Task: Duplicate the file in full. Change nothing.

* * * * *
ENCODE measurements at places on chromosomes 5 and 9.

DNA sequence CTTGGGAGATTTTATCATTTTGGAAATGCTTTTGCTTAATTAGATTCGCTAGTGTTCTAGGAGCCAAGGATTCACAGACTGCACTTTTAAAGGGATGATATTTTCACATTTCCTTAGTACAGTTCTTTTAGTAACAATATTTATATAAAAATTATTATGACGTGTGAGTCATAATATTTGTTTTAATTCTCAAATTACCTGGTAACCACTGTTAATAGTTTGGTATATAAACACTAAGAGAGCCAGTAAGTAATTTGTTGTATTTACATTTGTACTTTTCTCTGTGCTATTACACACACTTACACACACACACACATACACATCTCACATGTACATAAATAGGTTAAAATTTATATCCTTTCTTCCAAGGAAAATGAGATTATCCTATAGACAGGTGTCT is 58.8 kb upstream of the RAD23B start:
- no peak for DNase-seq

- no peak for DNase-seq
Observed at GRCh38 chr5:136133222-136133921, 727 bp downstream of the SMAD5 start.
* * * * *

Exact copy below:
ENCODE measurements at places on chromosomes 5 and 9.

DNA sequence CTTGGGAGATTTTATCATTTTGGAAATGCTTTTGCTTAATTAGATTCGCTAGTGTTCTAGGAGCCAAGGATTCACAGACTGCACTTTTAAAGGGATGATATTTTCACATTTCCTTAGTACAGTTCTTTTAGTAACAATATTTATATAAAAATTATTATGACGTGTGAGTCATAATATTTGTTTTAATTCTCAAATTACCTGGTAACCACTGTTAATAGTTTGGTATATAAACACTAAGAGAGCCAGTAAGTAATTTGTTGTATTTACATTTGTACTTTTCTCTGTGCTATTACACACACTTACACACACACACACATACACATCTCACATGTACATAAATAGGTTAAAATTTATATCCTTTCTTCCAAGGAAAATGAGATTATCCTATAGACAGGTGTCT is 58.8 kb upstream of the RAD23B start:
- no peak for DNase-seq

- no peak for DNase-seq
Observed at GRCh38 chr5:136133222-136133921, 727 bp downstream of the SMAD5 start.